I know what you’re thinking: Hey, we thought you were done with this crap!
So did I. I really did, but then I took a look at my PayPal account and realized I’m only about five bucks (roughly 3,000 page views to those of us who web-write for a living) away from having enough dough to buy that Shake Weight I’ve been seeing advertised so often on TV.
“I gotta get me one of those!” I exclaimed the first time I saw those sexy, smiling women with their hands wrapped around Shake Weights relentlessly jerking away. But then my wife explained to me that I can’t have any of those lovely young ladies, so I decided to lower my sights and get a Shake Weight instead. “Hmm,” I thought, “maybe if I buy one of those, the ladies will just voluntarily appear at my door.”
Then my wife, who apparently is psychic or something, said, “And don’t think for a minute that if you buy one of those stupid things those hot girls are just gonna voluntarily appear at your door-because they won’t!”
“Honey,” I responded. “I just want to get one so I can build up my muscles and be even half as attractive to you as you are to me.”
Whew! Dodged a bullet there.
But as you can see, I need some fast bucks, and, as Hollywood has shown us, the best way to make quick cash is to take your most popular work and do a sequel. It doesn’t matter if the sequel is a piece of crap because people are generally stupid and that’s what I’m counting on here.
So without any further ado, I bring you the fifth and final (at least until I find something else I’ve just gotta have) edition of my award-winning How to Write Right series where I will count down my five best tips from the previous four editions of my award-winning How to Write Right series. Just think of this as my way of using some previously published material from my award-winning How to Write Right series, republishing it, piling up those coveted page views, buying a Shake Weight, and finding sexy, smiling young ladies voluntarily appearing at my door.
#5 Best tip from my award-winning How to Write Right series – Drink a lot of booze and smoke a lot of dope.
Writing is always more difficult when you have thoughts swimming around in your head:
Gotta remember to pick up the kids from school.
Did I pay the mortgage?
How can I explain to my husband that he needs to be tested for syphilis?
Who among us hasn’t been burdened by thoughts like those? A clean slate is what you need, and nothing clears the mind more effectively than killing off a few hundred brain cells. Let the kids figure out a way to get home-they have thumbs, don’t they? You, my dear, have writing to do!
#4 Best tip from my award-winning How to Write Right series – Don’t censor yourself
There are plenty of folks out there who believe God put them on this planet to decide what is and isn’t acceptable for others to read. These people are known as “pains-in-the-ass.” Well I say let’s make those pains-in-the-ass do their jobs. Say what you want to say the way you want to say it! Don’t fall prey to their nonsense and settle for using phrases like “the f-word” or “the c-word.” Here’s an example of what I mean:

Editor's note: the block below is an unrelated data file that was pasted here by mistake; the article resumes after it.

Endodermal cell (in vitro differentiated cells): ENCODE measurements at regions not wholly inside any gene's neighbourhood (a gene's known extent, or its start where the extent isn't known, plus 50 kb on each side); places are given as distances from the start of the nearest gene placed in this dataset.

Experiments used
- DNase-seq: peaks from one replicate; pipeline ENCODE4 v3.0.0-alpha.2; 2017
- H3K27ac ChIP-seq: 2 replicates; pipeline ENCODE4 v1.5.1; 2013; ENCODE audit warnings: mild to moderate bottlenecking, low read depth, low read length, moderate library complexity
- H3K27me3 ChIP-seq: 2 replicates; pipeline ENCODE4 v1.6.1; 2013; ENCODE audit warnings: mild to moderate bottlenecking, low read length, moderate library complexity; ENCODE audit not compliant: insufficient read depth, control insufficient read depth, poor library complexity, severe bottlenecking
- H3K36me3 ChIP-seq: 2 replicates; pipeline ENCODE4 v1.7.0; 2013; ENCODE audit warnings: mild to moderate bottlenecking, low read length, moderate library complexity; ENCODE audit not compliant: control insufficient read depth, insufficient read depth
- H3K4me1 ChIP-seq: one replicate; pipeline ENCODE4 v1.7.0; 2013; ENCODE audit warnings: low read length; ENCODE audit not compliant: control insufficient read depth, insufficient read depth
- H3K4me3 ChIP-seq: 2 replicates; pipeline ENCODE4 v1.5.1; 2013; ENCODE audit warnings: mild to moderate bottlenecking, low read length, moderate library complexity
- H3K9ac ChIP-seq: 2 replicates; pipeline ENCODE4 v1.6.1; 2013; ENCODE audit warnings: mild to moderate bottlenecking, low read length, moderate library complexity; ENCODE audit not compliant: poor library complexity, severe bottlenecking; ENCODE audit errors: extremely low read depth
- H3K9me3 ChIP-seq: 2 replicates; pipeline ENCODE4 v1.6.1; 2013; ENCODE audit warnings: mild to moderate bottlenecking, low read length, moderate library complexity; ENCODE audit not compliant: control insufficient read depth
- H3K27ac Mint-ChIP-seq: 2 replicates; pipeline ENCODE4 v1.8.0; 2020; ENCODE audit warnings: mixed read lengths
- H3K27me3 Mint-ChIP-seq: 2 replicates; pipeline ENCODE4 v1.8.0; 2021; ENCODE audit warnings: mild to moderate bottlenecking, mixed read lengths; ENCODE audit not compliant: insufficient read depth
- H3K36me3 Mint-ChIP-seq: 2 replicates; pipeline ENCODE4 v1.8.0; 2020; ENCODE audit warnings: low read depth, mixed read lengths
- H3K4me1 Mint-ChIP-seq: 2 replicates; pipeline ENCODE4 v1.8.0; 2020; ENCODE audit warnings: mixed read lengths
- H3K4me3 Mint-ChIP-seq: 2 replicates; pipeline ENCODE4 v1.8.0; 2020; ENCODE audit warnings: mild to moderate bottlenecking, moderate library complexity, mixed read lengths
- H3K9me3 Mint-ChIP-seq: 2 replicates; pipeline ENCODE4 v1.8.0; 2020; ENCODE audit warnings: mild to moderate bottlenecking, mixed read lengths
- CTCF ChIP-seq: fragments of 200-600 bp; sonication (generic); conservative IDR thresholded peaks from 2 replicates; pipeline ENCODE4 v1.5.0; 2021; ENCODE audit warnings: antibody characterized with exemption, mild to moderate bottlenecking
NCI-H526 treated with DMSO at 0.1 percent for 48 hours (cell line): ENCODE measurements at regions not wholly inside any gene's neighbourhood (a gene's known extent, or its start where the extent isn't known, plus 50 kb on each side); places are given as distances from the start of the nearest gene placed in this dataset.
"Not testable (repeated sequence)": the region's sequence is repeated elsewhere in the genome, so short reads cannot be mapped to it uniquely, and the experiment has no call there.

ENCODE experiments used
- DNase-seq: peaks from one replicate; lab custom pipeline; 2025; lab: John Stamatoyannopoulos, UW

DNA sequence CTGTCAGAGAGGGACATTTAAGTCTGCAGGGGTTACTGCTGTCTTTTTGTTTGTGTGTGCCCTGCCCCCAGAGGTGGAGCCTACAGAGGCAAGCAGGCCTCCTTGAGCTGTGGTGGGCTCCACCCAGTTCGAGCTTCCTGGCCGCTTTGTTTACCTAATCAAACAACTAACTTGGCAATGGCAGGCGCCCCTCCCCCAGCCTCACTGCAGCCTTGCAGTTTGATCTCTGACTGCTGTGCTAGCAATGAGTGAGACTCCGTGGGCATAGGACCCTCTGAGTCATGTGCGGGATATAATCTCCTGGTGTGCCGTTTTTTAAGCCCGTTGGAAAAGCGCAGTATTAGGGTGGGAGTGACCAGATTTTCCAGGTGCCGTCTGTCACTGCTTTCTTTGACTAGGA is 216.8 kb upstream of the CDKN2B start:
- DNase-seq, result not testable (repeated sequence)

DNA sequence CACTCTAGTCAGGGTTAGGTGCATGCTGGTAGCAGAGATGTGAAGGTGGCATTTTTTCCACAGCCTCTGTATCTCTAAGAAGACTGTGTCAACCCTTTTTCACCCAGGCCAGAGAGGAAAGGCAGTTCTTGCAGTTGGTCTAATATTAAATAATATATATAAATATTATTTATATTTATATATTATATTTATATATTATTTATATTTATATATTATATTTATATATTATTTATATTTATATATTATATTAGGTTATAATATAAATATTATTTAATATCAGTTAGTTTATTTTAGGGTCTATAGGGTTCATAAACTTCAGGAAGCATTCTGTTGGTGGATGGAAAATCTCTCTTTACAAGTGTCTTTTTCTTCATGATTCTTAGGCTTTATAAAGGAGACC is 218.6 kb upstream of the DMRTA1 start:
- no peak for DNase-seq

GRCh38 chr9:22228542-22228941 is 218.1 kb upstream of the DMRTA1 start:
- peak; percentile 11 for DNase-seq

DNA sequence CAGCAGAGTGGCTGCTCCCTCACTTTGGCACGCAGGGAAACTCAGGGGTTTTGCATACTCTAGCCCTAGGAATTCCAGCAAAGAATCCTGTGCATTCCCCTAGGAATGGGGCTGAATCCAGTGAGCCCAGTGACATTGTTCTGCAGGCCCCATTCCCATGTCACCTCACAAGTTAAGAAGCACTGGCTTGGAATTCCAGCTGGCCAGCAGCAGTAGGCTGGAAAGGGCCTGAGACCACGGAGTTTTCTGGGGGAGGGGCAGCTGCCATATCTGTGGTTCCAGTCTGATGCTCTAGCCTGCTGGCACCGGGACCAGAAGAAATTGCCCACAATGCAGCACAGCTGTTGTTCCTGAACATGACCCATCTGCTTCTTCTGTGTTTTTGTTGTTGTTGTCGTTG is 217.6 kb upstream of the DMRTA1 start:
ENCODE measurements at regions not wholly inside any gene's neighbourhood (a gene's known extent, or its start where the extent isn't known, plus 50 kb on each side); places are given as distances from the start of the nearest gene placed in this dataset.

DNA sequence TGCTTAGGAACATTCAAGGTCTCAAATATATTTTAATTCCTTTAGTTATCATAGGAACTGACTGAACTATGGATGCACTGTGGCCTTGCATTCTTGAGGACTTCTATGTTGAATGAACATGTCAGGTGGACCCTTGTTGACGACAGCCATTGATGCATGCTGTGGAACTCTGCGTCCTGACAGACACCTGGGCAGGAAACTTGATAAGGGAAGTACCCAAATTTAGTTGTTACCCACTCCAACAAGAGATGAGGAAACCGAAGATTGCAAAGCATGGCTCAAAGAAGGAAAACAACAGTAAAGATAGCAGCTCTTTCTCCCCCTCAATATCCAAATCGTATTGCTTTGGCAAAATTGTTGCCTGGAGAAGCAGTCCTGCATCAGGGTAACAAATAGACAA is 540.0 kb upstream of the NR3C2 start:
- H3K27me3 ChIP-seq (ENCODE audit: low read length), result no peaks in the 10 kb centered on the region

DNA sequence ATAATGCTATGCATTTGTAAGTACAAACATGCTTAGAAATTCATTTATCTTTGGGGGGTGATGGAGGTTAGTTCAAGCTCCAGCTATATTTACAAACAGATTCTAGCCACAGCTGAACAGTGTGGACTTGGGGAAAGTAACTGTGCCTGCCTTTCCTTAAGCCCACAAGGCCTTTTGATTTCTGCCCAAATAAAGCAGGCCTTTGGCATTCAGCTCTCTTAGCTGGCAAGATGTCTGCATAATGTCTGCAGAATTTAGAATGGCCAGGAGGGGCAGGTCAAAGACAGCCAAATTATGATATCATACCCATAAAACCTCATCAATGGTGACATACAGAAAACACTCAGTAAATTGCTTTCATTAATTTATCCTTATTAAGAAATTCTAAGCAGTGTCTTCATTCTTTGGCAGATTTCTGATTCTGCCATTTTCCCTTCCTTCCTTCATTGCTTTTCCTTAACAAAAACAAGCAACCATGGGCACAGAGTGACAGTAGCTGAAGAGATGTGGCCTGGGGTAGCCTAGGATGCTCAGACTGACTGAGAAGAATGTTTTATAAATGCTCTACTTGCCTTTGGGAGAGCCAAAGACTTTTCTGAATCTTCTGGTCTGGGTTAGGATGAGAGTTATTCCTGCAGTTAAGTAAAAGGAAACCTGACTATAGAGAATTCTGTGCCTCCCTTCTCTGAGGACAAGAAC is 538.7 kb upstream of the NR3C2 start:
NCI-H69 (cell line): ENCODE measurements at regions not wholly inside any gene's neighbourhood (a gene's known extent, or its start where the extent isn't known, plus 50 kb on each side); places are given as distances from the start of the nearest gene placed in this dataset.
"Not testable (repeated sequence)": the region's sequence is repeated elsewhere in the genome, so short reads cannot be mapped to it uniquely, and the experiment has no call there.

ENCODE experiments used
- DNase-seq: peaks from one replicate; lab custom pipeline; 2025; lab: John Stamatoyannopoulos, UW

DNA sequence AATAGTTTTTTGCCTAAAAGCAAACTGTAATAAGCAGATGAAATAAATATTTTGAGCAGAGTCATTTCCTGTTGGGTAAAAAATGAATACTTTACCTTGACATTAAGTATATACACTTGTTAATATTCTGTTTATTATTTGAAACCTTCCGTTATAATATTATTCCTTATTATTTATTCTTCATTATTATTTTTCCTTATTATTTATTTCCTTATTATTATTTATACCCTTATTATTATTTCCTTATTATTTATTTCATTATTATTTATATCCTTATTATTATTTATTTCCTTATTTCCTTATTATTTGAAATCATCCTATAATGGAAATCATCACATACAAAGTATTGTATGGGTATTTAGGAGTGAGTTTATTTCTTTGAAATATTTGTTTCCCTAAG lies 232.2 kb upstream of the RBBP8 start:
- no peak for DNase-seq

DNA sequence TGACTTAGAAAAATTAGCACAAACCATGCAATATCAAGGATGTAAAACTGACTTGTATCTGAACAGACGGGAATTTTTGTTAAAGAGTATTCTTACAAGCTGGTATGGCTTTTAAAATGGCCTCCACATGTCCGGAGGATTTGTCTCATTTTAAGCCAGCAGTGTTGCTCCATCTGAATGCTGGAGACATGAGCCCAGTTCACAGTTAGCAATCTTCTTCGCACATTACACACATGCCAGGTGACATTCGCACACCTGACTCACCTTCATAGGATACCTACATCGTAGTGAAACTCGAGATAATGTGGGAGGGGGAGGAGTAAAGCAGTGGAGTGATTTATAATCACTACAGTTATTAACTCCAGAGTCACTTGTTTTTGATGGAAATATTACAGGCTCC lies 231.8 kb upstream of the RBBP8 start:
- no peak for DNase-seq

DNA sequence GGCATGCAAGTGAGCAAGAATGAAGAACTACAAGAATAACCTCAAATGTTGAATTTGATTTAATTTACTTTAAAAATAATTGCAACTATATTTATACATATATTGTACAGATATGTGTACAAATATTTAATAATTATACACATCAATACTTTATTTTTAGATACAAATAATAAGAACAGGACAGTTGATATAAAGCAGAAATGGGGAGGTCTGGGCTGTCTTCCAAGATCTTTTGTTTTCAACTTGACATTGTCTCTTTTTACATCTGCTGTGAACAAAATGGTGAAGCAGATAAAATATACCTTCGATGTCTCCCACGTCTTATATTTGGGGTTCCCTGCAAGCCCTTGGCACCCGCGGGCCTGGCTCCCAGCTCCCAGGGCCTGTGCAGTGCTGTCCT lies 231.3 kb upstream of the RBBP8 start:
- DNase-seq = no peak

Censored: Hernando wants to the f-word Guadalupe’s the c-word.
See how awkward and clumsy that is? We can’t even tell exactly what it is Hernando wants to do.
Uncensored: Hernando wants to frost Guadalupe’s cupcakes.
The uncensored sentence doesn’t beat around the bush. We now know that Hernando has an apparent weakness for baked goods. Me? I’d be banging the chick like she was a screen door on a windy day-but hey, that’s me.
#3 Best tip from my award-winning How to Write Right series – Use active voice, not passive.
Most people don’t understand the difference between active voice and passive voice. Here’s an example:
Active: Tiffany, the hot, 21-year-old, blonde stripper, actively flung her g-string across the room.
Passive: The girdle was thrown passively across the room by Myrtle, the 300 pound, 80-year-old, liver-spotted stripper.
See the difference? The active voice paints a much better picture, don’t you think?
#2 Best tip from my award-winning How to Write Right series – Quotes (“”)
Quotes are those cute, little twin thingies that appear before and after a word, phrase, or sentence. Their job is to designate words presented exactly as they were spoken or written.
Example: Tiffany turned to Scott and, pulling her blouse up above her head, squealed, “Check out my cute, little twin thingies!”
#1 Best tip from my award-winning How to Write Right series – Dumb it down.
Studies have shown most people are stupid. Avoid multisyllabic words and use simple concepts. If you start talking about the confluences of idiosyncratic microorganisms during the metazoan period or some boring shit like that, you’ll lose your readers in a heartbeat. Write about sex, booze, drugs, teenage vampires, that kind of crap and you’ll have them hooked. Include lots of pictures of drunken college girls in bikinis and I guarantee, I’ll read it-or at least look at the pictures.